"There is no one on my left, and only a few on my right. I will hold."
From a comment to the blog by Colonel Craig USMC [Ret.]:
"The 5th and 6th Marines Regiments received this award in WW1."
The fourragere. For outstanding combat unit action!
That Fifth and Sixth Marine [USMC] regiments entitled to wear the fourragere for accomplishments and valorous action during the Great War [WW1] on repeated occasions and all done within a period of less than a year.
American troops entering the fray of WW1 during that most critical moment of 1918, the grand spring offensive of the German still going well, the situation in doubt, the British and French almost on the ropes and reeling!
That intervention of American combat units in numbers able to hold the line and even to give back in measure to the German what had been dished out to the British and French.
Foremost in the lead USMC regiments as incorporated into regular U.S. Army divisions the Marines maintaining all the while their unit cohesion and integrity vital to success on the battlefield.
That Fifth and Sixth USMC regiments comporting themselves so well on the battlefield as to be awarded the fourragere by the French indeed a high honor!!
From that World War I wiki history of the Fifth USMC Regiment:
"The unit was activated on June 8, 1917, in Philadelphia, Pennsylvania, as the 5th Regiment of Marines. They immediately deployed to France and were assigned to the 1st Infantry Division of the United States Army. Later that year, in October, they were reassigned to 4th Brigade of Marines under the 2nd Infantry Division."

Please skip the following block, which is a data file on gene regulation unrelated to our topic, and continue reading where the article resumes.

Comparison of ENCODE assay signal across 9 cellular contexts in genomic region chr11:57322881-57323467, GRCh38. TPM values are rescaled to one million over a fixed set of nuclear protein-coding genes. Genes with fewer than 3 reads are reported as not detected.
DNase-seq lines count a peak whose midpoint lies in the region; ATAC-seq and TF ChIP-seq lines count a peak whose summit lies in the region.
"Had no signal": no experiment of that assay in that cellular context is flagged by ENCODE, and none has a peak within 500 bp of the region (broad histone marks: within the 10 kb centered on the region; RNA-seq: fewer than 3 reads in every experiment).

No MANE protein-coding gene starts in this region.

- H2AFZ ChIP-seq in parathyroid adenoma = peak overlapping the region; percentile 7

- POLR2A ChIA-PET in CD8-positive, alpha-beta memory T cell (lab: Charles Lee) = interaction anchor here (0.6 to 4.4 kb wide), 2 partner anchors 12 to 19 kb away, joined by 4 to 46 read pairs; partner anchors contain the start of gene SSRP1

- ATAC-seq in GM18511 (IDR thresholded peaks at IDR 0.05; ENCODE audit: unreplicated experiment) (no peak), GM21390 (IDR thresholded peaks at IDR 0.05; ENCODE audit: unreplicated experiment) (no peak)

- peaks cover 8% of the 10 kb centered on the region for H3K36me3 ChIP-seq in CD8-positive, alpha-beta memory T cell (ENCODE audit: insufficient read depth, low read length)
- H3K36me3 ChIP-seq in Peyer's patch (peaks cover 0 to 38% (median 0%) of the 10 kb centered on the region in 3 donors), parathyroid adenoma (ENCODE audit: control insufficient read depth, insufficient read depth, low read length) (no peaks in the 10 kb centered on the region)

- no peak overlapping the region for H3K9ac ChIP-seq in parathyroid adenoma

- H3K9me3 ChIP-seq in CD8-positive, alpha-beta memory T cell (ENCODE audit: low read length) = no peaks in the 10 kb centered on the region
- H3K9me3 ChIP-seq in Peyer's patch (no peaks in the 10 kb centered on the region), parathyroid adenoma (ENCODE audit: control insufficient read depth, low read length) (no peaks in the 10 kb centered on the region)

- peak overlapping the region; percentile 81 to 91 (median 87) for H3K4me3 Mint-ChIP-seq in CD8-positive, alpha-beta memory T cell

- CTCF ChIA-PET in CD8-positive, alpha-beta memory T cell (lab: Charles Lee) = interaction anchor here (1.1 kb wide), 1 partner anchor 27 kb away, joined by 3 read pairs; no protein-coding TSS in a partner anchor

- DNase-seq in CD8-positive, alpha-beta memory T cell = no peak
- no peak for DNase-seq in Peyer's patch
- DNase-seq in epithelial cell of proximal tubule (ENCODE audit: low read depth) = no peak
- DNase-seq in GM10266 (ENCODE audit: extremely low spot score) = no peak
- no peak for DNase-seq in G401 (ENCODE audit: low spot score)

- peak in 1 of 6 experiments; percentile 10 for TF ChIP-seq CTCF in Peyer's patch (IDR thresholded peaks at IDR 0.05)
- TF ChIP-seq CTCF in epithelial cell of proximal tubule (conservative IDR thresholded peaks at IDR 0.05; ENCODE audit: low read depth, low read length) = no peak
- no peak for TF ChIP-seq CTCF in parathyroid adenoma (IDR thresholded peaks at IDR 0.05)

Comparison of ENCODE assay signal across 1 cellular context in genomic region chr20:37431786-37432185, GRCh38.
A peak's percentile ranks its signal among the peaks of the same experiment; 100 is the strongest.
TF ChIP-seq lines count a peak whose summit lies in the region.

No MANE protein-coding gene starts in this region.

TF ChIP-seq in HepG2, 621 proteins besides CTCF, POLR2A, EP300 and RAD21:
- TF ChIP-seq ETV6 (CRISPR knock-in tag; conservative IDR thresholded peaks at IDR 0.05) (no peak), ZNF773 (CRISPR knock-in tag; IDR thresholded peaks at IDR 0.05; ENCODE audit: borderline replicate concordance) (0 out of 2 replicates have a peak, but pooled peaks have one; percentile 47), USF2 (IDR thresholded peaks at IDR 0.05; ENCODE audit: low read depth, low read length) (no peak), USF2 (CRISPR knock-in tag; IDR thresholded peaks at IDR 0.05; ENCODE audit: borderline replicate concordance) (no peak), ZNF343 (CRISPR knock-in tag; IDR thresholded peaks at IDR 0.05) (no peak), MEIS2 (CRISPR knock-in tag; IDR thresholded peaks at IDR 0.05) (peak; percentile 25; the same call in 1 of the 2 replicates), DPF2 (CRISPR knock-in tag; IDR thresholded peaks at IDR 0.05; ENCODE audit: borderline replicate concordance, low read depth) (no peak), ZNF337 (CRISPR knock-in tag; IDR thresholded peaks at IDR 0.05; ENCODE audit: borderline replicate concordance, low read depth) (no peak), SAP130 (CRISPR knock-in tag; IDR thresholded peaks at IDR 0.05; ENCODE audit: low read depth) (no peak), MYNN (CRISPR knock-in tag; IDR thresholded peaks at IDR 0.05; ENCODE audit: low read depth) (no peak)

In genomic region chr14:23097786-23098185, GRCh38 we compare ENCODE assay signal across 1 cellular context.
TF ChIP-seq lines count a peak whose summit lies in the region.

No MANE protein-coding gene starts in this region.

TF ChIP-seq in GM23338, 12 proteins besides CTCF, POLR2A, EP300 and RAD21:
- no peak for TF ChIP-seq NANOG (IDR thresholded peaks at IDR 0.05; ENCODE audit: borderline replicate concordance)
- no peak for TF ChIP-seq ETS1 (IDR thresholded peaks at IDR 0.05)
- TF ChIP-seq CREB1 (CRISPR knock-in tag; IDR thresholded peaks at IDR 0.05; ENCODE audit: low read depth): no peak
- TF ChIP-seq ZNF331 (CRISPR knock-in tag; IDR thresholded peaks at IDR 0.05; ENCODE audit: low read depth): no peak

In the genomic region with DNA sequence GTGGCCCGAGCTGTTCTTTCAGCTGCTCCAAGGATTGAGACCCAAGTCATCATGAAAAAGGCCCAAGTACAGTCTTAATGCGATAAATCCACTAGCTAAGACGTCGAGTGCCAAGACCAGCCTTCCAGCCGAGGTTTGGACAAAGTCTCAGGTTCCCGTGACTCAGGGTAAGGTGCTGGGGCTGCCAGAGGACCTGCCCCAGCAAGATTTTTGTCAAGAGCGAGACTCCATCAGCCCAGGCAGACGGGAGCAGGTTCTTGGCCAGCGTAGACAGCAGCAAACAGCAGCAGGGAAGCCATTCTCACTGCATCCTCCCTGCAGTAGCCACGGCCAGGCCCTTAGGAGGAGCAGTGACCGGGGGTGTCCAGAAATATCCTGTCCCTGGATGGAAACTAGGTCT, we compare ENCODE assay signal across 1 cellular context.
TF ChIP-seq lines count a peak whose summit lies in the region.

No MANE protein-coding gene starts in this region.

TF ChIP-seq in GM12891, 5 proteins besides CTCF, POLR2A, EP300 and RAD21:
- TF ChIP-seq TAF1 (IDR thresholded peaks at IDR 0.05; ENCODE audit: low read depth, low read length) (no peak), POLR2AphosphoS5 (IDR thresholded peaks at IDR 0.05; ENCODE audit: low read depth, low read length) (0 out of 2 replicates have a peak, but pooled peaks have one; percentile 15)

Combat actions of the Fifth Regiment during the WW1 to include:
* Belleau Wood.
"The regiment's [Fifth] actions in France earned them the right to wear the Fourragère (seen in the outline of the unit's logo), one of only two in the Marine Corps (the other being the 6th Marine Regiment). The award was a result of being the only regiments in the American Expeditionary Force to receive three Croix de guerre citations: two in the order of the army and one in the order of the corps—Fourragère and Croix de guerre with two Palms and Gilt Star. The Fourragère became part of the uniform of the unit, and all members of the organization are authorized to wear the decoration on the left shoulder of the uniform as long as they remain members of the organization."
From that World War I wiki history of the Sixth USMC Regiment:
"The 6th Marine Regiment was first organized at Marine Corps Base Quantico, Virginia, on 11 July 1917 . . . Virtually all of the senior officers and staff non-commissioned officers of the 6th Regiment were long-service professionals, while most junior officers and all privates were new joinees. Although the new men were short on experience, they were long on education: Colonel Catlin estimated that 60% of them were college men."
Combat actions of the Sixth Regiment during to WW1 to include:
* Belleau Wood.
* St. Mihiel.
* Blanc Mont Ridge.
"For the actions at Belleau Wood, Soissons, and Blanc Mont, the 6th Marine Regiment was awarded the French croix de guerre three times. As a result, the regiment is authorized to wear the fourragère of the croix de guerre (seen in the unit's logo), one of only two units in the Marine Corps so honored (the other being the 5th Marine Regiment). The fourragère thereafter became part of the uniform of the unit, and all members of the modern 6th Marines are authorized to wear the fourragère while serving with the regiment."
Graves B. Erskine while a lieutenant serving with the Sixth Regiment wounded in action and forever after entitled to wear the fourragere " authorized to wear the decoration on the left shoulder of the uniform in perpetuity!!